Journals and Letters week 19: Back home in Indiana
[Today we are discussing “Journals and Letters” page 169 to page 180. Join us in reading a portion of Saint Mother Theodore’s writings every week in the coming year.]
There’s something about Saint Mary-of-the-Woods.
“My joy would have been complete had I only been with my dear Solitaires in the Woods.” This is the first whole sentence we are greeted with as we begin page 169. Hearing Mother Theodore express this sentiment nearly made my heart burst. How much she loved her dear sisters and Saint Mary-of-the-Woods. When she finally does arrive home at the Woods she describes the feelings of reuniting as “too deep for words.” The legacy of love she left here can still be seen every day among the sisters, associates, staff and supporters. It’s akin to being part of a club that welcomes all.
After reuniting with her sisters Mother Theodore must leave Saint Mary’s to visit three establishments in Indiana. On her first stop, she arrives in Vincennes just in time for the diocesan synod, a retreat for clergy. This causes her to reflect on what has been accomplished in the diocese in a very short time. “How quickly has the grain of mustard seed grown into a tree?” She writes about the contributions of Bishop Simon Bruté after hearing a sermon by Father Deydier. Her admiration for him and others is very clear. “These are the models in life and in death that we are to copy, we are continuing their labors.” I wondered if she had an inkling how many people would one day feel that way about her?
Mother Theodore travels on to Montgomery to visit the sisters at St. Peter’s. This establishment was formed while she was away in France. She seems rather taken aback at their living conditions and her maternal instincts become rather evident. “ … but I must say that if I had been here, I would not have allowed them to pass the winter in such a house.” Mother Theodore even tries to persuade them to come back to Saint Mary-of-the-Woods with her, but they refuse. She reluctantly lets them stay but doesn’t seem too happy about it. How many times have I had this exact same feeling with some of the choices my children make?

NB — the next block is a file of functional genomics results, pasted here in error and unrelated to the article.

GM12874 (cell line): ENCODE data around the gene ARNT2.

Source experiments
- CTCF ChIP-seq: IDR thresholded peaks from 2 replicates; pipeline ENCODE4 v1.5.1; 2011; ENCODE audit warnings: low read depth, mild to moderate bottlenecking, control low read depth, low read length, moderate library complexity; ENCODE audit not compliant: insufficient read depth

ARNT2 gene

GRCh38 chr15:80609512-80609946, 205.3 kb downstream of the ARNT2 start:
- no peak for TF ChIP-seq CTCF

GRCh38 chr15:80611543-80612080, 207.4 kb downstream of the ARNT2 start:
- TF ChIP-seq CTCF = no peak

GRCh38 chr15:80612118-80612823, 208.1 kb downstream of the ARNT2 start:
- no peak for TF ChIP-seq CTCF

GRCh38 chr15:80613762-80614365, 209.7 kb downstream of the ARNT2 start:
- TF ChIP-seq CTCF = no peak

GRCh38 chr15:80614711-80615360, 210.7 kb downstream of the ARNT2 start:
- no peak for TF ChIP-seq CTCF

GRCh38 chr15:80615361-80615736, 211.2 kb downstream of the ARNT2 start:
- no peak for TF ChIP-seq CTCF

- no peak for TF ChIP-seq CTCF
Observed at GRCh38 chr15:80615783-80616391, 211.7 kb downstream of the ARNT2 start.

If you’ve ever been to Jasper you probably already know it still has strong German roots. My son’s middle school tennis team played in a tournament there every year so I am quite familiar with the Schnitzelbank Restaurant which was right next to the hotel where we stayed. After spending all day with middle school boys, I may have even drunk a good German beer out of glass shaped like a boot.
I loved Mother Theodore’s recount of how the “good Germans” of Jasper “came every Sunday seven or ten miles to sing hymns in the church.” I personally found her telling of it a bit humorous as she marveled at their dedication. “I must admit I was very tired; and I say to my shame that my fervor was put to the blush when I saw all these fervent Christians begin again their pious procession.”
I really enjoyed this passage. Through Mother Theodore’s own descriptive words, I became deeply immersed. Her humanity really shines through and you can clearly see why so many still are dedicated to her and the legacy she left at Saint Mary-of-the-Woods. Perhaps my favorite takeaway is near the end of the reading where she addresses the supporters to whom she is writing. “Being poor we can only plant: you must water; and to God alone be the glory of the increase.”
We love comments!
Tell us what you thought about this passage. Here are some ideas to get you started.
Long separation from loved ones is something many people are currently experiencing. What are some qualities that Mother Theodore exhibited that could encourage us in these trying times?
What are ways you try to protect your loved ones like Mother Theodore?
Next week > page 181 to page 190 bottom
View the complete reading series.